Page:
GEOGRAPHY AND WEATHER
A land-locked country, Armenia covers over 10% of the Armenian plateau. Relatively recent volcanic activity on the Armenian plateau has resulted in significant volcanic formations, and highlands consisting of a series of both small and large mountain massifs. A number of lakes, including lakes Sevan, Van and Urmia were also created as a result of tectonic activity in the region. Armenia is a typical mountainous territory with well-defined mountainous relief and ramified river drainage. Indeed, 87% of the Armenian territory is between 1,000m and 3,000m high. Furthermore, there is a wide range of altitude. The lowest points are the Debed river at the Northern border of Armenia with Georgia, located 379m above sea level, and the town of Meghri at the Southern border of Armenia with Iran, while the highest point, Mount Aragats in Central Armenia, is 4,090m above sea level.
Armenia's mountainous nature helps create a series of highly diverse landscapes, with variations in geological substrate, terrain, climate, soils and water resources.
The Ararat Valley, where the capital Yerevan is located, represents the lowest part of the Ararat depression, which is still undergoing tectonic movement. The average elevation of Ararat Valley is 900m above sea level and partially semi-desert, with green orchards and gardens along the Arax River. The Ararat plain serves as the major agricultural basin for Armenia where more than 35% of Armenia's vegetables and fruits are grown. Ararat Valley is dominated by the stunning Mount Ararat with its two peaks, which is actually located in Turkey, just across the border.
In the North of the Armenia, the landscape is dominated by the Bazoom and Halab mountain ranges, and parallel to them, the Pambak mountains further South. These mountains are approximately 2,800m high and are characterized by gentle grass covered slopes.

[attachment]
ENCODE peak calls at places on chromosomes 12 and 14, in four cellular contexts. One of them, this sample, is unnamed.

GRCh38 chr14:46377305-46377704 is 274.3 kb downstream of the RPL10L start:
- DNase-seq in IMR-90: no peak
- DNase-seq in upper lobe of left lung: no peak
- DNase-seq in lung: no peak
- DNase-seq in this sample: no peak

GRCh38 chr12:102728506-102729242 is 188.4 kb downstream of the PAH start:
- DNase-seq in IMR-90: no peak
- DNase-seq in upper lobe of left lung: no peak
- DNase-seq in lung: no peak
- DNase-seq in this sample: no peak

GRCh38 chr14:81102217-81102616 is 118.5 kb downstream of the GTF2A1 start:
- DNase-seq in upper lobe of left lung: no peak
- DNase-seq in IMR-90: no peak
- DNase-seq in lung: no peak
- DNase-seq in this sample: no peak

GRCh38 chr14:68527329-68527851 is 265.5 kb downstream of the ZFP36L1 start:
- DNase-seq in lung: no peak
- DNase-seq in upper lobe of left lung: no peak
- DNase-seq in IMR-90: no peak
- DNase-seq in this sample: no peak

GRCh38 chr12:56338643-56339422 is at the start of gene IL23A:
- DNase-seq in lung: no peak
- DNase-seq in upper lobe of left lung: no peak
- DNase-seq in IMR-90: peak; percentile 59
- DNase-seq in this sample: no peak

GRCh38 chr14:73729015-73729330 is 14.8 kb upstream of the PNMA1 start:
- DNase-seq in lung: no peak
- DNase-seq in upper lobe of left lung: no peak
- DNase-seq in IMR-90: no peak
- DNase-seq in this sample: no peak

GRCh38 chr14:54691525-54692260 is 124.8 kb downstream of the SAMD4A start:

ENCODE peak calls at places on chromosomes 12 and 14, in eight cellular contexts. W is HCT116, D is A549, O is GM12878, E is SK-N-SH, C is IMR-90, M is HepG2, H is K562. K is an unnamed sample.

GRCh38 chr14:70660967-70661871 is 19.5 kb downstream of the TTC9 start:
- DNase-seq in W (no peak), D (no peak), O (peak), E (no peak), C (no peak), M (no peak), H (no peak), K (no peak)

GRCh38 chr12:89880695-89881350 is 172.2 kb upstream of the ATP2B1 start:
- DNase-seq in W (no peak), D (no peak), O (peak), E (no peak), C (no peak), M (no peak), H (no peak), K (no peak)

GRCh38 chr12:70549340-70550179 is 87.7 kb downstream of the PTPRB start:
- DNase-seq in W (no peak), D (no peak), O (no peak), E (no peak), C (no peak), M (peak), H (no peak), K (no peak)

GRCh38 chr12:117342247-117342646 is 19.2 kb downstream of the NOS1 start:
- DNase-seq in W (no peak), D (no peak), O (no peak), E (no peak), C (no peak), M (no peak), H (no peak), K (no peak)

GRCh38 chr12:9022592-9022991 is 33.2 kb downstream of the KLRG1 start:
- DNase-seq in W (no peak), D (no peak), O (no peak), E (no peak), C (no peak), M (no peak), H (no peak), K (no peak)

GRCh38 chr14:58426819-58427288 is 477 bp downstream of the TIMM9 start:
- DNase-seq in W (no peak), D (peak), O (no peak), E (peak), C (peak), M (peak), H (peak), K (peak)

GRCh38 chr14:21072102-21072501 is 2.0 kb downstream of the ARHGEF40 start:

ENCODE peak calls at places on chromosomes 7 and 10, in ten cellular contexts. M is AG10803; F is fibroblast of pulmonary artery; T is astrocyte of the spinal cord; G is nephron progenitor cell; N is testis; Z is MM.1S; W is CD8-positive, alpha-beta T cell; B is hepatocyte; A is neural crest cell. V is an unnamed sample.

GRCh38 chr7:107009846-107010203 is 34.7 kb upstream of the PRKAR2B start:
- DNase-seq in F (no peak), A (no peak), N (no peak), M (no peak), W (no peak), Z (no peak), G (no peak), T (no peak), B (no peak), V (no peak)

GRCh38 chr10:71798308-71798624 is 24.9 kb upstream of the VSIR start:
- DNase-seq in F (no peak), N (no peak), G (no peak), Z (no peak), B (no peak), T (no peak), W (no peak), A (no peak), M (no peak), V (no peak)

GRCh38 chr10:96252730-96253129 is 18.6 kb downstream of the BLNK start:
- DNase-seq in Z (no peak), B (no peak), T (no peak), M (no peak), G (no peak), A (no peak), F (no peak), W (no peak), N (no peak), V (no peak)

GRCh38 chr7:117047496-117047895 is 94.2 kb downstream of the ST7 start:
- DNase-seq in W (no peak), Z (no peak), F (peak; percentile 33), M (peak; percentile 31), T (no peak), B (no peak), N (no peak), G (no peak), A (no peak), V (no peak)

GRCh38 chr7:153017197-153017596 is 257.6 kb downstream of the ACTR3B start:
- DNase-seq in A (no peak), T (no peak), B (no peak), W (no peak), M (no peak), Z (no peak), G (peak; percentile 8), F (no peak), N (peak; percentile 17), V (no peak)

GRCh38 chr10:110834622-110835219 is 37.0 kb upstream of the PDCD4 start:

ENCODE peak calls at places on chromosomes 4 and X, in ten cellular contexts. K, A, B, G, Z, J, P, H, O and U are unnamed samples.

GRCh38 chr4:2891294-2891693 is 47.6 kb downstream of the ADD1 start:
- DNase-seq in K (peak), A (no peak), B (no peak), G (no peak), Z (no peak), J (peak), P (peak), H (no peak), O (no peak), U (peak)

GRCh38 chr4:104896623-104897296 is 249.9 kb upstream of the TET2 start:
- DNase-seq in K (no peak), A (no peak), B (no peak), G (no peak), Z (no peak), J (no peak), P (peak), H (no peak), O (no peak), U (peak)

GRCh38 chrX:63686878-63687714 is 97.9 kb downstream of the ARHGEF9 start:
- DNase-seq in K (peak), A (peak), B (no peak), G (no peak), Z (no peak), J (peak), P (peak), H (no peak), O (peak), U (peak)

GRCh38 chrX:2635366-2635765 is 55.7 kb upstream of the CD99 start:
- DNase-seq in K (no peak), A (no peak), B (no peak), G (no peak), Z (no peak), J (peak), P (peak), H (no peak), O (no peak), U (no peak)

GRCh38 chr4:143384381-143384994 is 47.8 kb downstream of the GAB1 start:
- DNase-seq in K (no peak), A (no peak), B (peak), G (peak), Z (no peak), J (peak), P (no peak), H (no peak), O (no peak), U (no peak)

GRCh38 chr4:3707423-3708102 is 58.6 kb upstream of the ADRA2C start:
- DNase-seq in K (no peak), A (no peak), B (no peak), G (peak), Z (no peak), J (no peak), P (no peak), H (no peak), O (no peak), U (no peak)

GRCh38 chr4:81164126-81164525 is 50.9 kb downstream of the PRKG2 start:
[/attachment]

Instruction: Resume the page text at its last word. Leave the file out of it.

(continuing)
The northeast of Armenia (Lori and Tavush districts) have extensive forest coverage. Rainfall is more abundant in the northeast and the variation between winter and summer is softer than in most other parts of Armenia.
Another amazing feature of the country's natural environment is Lake Sevan. Lake Sevan is Armenia's largest surface water resource, covering 4% of Armenia's territory. The lake is situated at an altitude of 1,900m and is considered one of the largest alpine lakes in the world. Lake Sevan is surrounded by several mountain ranges. The western shore of the lake is bordered by the Geghama Mountain range, with its typical volcanic cone shaped peaks and small craters on the top. Ascending the Geghama mountains, such as Mount Azhdahak (3,597 m), rewards with splendid views of lake Sevan, the surrounding mountain ranges and the Ararat Valley. On the opposite side of the lake, parallel to its eastern shore, are the Areguni and Sevan ranges. The Sevan range forms a natural border with neighboring Azerbaijan. The Vardenis mountain range runs along the Southern shore of Lake Sevan.